Interview with Designer and Creative Director of N Palmer
Creative Direction - Nicholas Palmer
Photographer - Balint Barna
MUA - Jenny Green
Hair - Toni&Guy
Model - Odira Morwabone
Interview by Andrew Ogun
Throughout lockdown, Nick Palmer found himself yearning for something to do, stuck in a time reminiscent of a school holiday, where you feel that you have all the time in the world, but as an adult who understood all the happenings of the current world. In his free time, Palmer yearned to find a way to channel his emotions and re-engage with optimism through finding colour in what felt like a seemingly bleak time and began creating his namesake brand, N Palmer’s debut collection. It was in this climate that his debut collection was born. We caught up with Nick Palmer just before his show for London Fashion Week.
We had an enlightening conversation about his new collection and his perspective on the rapid changes in the industry currently:
Tell us a bit about yourself?
Well you kind of already know a bit about my background. When I think about it, I’ve been doing this for 12 years. I don’t want to use the word ‘journey’ because it’s a cliché in fashion but it has been a journey. I’ve always tried to roll with the punches with everything. I was in New York and got into Parsons but the way other people talked about the fashion programme led to me deferring my offer and doing humanities subjects instead which allowed me to figure out if I really wanted to go into fashion. When I got in though, I realised that it wasn’t that bad and that I was listening to people who didn’t really want to be in the industry. I wanted to be there, I was like ‘oh wait a minute, my assignment is making a pair of trousers and I don’t have to write a paper on the history of something?’ That’s so much more fun.
I graduated and it felt that perhaps New York didn’t want me or maybe it didn’t understand me. I was freelancing for years and I just knew I had to change the conversation. The definition of insanity is doing the same thing over and over and expecting a different result right? So I decided to try Europe because I’d been wanting to do the MA [at Central Saint Martins]. I ended up doing a major overhaul of my portfolio, submitting it to CSM and I actually got into every programme I applied for so I must be pretty good at this.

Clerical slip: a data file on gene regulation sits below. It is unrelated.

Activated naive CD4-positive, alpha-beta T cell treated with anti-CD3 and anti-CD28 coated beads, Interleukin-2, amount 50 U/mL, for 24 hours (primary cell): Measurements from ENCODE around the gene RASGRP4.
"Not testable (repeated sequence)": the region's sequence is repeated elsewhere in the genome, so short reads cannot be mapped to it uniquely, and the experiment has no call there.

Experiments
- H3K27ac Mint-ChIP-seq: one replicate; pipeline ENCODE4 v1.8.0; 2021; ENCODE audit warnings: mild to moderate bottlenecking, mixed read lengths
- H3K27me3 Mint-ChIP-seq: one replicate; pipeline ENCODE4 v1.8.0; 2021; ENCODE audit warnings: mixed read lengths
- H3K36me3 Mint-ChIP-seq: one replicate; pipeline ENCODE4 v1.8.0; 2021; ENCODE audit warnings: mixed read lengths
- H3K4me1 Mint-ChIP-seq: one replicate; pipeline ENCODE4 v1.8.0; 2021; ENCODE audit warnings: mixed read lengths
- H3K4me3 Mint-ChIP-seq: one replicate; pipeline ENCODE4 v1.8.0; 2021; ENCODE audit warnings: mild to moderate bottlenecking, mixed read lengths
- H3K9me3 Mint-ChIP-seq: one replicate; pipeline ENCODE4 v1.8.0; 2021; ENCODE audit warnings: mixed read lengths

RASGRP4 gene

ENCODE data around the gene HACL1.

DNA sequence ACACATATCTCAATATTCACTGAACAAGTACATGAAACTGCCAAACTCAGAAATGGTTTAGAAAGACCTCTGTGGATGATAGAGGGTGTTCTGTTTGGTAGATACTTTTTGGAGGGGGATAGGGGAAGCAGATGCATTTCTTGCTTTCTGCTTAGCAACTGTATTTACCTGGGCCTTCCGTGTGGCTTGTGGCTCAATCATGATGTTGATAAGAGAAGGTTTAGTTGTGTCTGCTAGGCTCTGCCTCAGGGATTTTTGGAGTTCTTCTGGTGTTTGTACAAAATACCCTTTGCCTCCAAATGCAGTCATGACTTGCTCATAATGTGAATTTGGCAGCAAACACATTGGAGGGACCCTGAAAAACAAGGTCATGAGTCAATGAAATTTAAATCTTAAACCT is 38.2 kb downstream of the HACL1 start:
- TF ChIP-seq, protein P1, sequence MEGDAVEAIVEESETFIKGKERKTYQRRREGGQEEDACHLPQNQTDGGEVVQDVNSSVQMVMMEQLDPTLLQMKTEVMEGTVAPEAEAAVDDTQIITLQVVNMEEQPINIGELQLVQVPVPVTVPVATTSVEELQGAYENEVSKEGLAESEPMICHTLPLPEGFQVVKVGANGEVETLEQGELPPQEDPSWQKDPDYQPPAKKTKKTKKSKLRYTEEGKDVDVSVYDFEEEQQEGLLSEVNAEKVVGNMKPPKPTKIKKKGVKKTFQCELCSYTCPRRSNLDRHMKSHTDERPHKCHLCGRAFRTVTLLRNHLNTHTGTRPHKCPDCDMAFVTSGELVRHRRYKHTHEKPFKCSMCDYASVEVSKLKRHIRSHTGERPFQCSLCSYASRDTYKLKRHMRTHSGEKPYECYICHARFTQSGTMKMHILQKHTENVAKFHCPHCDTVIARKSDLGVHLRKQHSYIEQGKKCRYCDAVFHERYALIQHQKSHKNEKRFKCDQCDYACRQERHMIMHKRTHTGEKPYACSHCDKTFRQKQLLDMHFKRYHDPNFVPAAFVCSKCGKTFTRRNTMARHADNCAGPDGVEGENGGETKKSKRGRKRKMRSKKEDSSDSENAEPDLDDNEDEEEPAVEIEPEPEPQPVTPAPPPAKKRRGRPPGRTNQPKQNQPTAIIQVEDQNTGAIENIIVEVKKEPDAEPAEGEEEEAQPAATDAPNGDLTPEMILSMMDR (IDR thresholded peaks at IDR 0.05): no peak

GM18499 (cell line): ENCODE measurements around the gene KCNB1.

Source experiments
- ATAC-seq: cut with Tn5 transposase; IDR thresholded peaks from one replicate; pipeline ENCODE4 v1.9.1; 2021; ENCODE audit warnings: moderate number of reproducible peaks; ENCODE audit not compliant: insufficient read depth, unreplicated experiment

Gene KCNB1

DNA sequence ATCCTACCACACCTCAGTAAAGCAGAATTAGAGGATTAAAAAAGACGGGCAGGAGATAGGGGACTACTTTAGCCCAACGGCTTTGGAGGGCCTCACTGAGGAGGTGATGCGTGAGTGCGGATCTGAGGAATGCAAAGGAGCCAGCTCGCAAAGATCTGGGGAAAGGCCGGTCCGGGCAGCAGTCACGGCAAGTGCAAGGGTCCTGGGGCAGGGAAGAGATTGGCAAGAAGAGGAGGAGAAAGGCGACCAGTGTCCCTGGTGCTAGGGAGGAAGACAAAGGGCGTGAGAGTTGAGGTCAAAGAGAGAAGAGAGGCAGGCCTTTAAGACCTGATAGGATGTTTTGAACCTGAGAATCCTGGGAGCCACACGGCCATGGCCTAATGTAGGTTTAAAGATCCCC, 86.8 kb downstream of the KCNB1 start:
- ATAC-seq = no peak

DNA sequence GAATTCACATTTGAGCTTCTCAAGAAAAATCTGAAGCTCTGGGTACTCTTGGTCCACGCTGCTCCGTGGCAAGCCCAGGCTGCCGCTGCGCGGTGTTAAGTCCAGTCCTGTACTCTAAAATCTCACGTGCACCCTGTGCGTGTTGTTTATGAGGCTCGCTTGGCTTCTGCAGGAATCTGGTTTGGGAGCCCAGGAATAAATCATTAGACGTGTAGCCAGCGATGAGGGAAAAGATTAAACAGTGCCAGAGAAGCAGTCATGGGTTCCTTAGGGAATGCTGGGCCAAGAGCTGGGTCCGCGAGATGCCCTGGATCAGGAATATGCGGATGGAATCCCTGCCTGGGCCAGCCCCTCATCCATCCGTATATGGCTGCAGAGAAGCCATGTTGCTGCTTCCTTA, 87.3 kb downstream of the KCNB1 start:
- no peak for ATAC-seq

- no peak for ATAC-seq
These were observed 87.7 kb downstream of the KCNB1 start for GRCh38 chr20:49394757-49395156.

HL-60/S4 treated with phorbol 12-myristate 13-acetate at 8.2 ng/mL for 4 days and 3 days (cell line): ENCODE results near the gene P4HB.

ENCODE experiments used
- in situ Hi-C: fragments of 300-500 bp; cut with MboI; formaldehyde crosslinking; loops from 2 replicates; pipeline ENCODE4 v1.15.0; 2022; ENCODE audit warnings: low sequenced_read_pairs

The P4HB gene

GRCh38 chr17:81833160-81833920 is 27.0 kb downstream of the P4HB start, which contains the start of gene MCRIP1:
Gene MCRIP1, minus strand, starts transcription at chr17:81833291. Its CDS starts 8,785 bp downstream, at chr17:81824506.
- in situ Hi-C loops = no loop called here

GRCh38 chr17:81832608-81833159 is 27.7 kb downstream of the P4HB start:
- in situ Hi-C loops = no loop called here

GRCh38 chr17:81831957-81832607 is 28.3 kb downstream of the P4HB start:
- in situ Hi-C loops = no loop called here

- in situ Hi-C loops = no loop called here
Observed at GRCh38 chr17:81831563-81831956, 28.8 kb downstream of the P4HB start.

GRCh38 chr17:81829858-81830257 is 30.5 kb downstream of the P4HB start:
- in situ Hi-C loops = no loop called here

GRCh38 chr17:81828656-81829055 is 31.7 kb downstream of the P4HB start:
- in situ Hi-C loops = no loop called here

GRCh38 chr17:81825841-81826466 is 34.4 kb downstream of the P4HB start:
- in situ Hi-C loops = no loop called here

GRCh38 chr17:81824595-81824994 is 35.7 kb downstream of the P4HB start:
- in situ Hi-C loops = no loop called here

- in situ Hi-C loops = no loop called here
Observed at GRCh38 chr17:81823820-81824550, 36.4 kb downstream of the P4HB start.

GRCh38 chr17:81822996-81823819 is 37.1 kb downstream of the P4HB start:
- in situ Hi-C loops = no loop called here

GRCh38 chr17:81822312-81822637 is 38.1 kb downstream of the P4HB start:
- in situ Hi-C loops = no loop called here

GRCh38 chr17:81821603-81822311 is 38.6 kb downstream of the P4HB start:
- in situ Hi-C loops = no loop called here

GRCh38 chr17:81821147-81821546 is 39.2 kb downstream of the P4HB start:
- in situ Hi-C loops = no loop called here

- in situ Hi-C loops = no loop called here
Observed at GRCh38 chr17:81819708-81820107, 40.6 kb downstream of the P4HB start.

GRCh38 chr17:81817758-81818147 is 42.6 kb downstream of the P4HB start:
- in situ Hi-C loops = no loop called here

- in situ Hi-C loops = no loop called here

What are the differences in their approach to teaching fashion in Parsons in comparison to CSM?
Parsons's way of teaching is a little bit more practical because it's more about the actual technique and learning how to make garments and I’m grateful for this learning experience because it gave me the skill to make a pattern and finish garments. I can actually work with sewers and explained to them the way to do something, which I believe is important to do. At CSM, their focus is ideas so I almost had to learn a new language whilst being forced to speak it fluently at the same time. CSM are really good at teasing out the essence of what we do and what makes us what we are. They set you up to have your own vocabulary.
In the last few months, sustainability has become a bit of a buzzword since we’ve started to scrutinise and reimagine the world we’re living in. What does sustainability mean to you and how much responsibility does the consumer have compared to the designer?
It’s something that I think about a lot and it’s something that I even think about beyond fashion. You can put the responsibility on the individual but the company is the one selling the things in plastic bottles. The company is the one selling poorly manufactured garments. It’s my responsibility as a designer to offer the best possible things and do things to the best of my ability. It’s upsetting to me though because I do want to be accessible to a larger audience but to make things that have been created without exploiting workers or using exploitive practices, it ends up having a higher price tag. How can we expect a t-shirt that costs less than a meal in McDonalds to be made without someone being exploited?
I try to be conscious of wastage and how much I waste. I believe we’ve become very disposable with how we view things in fashion and that’s something that’s always irked me. Like if I had a drawing class, I would try and make that notepad or paper last as long as it could. I couldn’t imagine just ripping it out and throwing it away. It just felt entitled and wasteful.
I personally end up buying mostly vintage clothes. It makes me really happy that places like Grailed, Depop and eBay exist and I love that people are getting into it. I think it adds to individuality.